Unlikely Activist – Hen Harrier Day 2016

I awoke this morning with many thoughts swimming around my head, today was more than Hen Harrier Day for me; I had the realisation that I, at 12 years old, am a vocal activist. Before I started my blog, I was vocal in class, especially religion and science (the annoying kid who always raises his hand, unfortunately), but never once did I think I would become so involved in wildlife  activism in such a public way and I have to say, it has been empowering in a humble way (if that’s possible).

Just over a week ago, I wrote a very impassioned blog on the persecution and decline of the Hen Harrier and I felt a burning fire raging inside me. I could write my thoughts down in a way that I could never express them in conversation or in a speech!! I resolved that I would do whatever I could and posted again and again about my discontentment with the  grouse shooting industry and government negligence to protect our species and their landscape. The Hen Harrier is just an icon of this destruction and its decline has a broader message to teach us and I read and read all I could, including academic papers that I could just about comprehend. So, I suppose, I have become an activist. Not an anecdotal, jump on the bandwagon one – but one as educated as I could possibly be – for a passionate 12 year old! This was a campaign that was as natural to me as my own heartbeat, perhaps there is a link!

Today I rose and I was nervous, because lots of people who had read my blog, would have expectations I would not live up to. I find social interactions extremely difficult but know too that once I feel ‘safe’, those interactions are much easier, and it was. Once I met everyone from Northern Ireland Raptor Study Group I realised I felt very comfortable. Hen Harrier Day Fermanagh was going to be OK!

There was a fantastic stand with lots of merchandise and I could stock  up on more RSPB pins, always good! We ate some beautiful Hen Harrier cake (no Hen Harriers involved 😉 and I chatted as much as I could with everyone. It was fantastic to meet people who loved wildlife as much as I do, a rarity for me, outside my own family. As we all gathered to listen to the introduction by Alan Ferguson, I felt like this was a gathering I belonged to and I felt included, also a rarity! Alan gave a fantastic speech about his volunteer work, the plight of the Hen Harrier and more about what the day was all about – raising awareness of and rallying support for the illegally persecuted Hen Harrier. The next speech was by Marc Roddock, I was very moved and inspired by his words, he spoke so knowledgeably and eloquently – but it wasn’t until Eimear Rooney spoke, that I felt my heart flutter and my lip quiver. She spoke of her academic work but also of her work in wildlife crime. When she spoke of all the 44 raptor deaths – beautiful, soaring birds shot and poisoned , I felt each one like a pierce in the heart. I thought I was going to cry, I tried really hard to hold it in. The work which Alan, Mark and Eimear do, I am so grateful for. They are heroes. My heroes and should be yours too.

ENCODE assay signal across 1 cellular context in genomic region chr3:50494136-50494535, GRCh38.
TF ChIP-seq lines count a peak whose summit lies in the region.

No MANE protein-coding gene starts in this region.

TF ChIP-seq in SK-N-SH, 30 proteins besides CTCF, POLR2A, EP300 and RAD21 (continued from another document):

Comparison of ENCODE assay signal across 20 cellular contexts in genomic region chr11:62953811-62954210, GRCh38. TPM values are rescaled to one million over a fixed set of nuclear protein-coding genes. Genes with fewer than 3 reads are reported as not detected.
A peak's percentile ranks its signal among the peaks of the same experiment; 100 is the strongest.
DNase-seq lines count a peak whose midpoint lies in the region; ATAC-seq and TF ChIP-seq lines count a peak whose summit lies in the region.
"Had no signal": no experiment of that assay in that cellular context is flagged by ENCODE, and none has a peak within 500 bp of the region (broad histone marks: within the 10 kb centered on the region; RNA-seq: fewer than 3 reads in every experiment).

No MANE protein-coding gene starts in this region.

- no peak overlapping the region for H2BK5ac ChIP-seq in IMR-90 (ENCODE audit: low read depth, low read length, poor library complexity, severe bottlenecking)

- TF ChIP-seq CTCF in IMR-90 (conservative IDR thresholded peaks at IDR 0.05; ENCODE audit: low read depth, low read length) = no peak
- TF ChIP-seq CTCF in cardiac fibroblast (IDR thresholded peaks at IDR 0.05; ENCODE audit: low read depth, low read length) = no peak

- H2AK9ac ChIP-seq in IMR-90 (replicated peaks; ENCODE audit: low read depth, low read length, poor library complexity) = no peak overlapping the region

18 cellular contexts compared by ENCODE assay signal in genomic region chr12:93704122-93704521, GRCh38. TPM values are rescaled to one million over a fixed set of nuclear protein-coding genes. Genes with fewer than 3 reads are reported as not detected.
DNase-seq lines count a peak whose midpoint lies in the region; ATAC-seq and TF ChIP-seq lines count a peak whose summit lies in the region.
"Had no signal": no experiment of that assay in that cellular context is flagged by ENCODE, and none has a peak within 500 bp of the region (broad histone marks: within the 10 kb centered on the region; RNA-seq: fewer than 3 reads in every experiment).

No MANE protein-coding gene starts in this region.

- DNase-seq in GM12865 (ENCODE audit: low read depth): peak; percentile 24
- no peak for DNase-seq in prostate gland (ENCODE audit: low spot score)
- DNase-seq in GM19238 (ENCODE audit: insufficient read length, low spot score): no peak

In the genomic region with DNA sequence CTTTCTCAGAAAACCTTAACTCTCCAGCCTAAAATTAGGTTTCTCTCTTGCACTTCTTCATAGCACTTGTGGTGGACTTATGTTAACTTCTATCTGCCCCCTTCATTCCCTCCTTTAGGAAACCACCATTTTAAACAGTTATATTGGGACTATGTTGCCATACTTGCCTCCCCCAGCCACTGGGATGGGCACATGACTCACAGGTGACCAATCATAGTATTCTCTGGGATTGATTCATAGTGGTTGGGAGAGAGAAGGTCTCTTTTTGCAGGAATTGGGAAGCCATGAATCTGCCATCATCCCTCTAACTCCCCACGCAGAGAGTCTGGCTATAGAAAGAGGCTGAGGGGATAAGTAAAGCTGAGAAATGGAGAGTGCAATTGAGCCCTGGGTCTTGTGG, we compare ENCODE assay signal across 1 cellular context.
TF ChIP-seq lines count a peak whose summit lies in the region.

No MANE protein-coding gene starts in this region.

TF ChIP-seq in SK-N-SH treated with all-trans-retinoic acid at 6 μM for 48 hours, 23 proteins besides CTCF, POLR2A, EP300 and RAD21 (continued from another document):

After the speeches there was a raffle and I was shocked to win 1st prize!!! I also got presented with a DVD signed by every other hero of mine. I couldn’t believe it!! I felt so confused by the attention but so  privileged and honoured to now be a part of them and I will continue to support them and evolve as a passionate, aspiring conservationist. Chris Packham is right about too many things to mention here but one thing he was spot on about this morning in his Hen Harrier Day speech was that people with Autism do not give up, he is right about that, we don’t bore easily and we never give up. I absolutely will not give up.

We all had our photos taken and chatted some more and that was it, our Hen Harrier Day was over. However, now bigger work must be done – Mark Avery’s petition must reach 100,000 signatures in 6 weeks and we must also address the issue of the granting of buzzard culling licenses granted by Natural England – this has caused me great distress and anger. There is so much to do and however small, I will play my part.
Huge thanks to Birders Against Wildlife Crime, Charlie Moores, Mark Avery and Chris Packham for the amazing work they all do, the flack and abuse they endure and their compassion and kindness and encouragement. Huge appreciation to everyone involved in making a Hen Harrier Day happen, to RSPB Skydancer and Life Projects and every single person who has been moved enough to act.

Thank you so much to Alan and NIRSG for organising such a brilliant day, it was lovely to meet you all.

Here’s to next year!!
Thank you for reading

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13 Responses

  1. Lovely read, Dara! I’d ave loved to have made it to NI HH day, but I’m in Scotland at the moment. But I’m sure I’ll meet you at some point!

    James O’Neill (another – fairly – young naturalist)

  2. Well done Dara. Keep up the good work. I live in Fermanagh too. My wife and I have a swift colony on our house, and you are most welcome to visit. Most of the chicks have fledged and the adults will soon be heading south. They’ll be back next May to produce more chicks!

    1. Thank you very much! I would love that! Swallows nest at my dad’s work and I love watching them. It’s lovely when people want birds to nest – some knock them down, which is awful. I love swifts, their call is the first sound of summer 🙂

  3. Inspiring words Dara…..I’m hugely impressed and humbled by your youthful passion for wildlife.
    You are the future of conservation and you have a vital role to play….the very best of luck!
    Veteran of the three Derbyshire HHDs.

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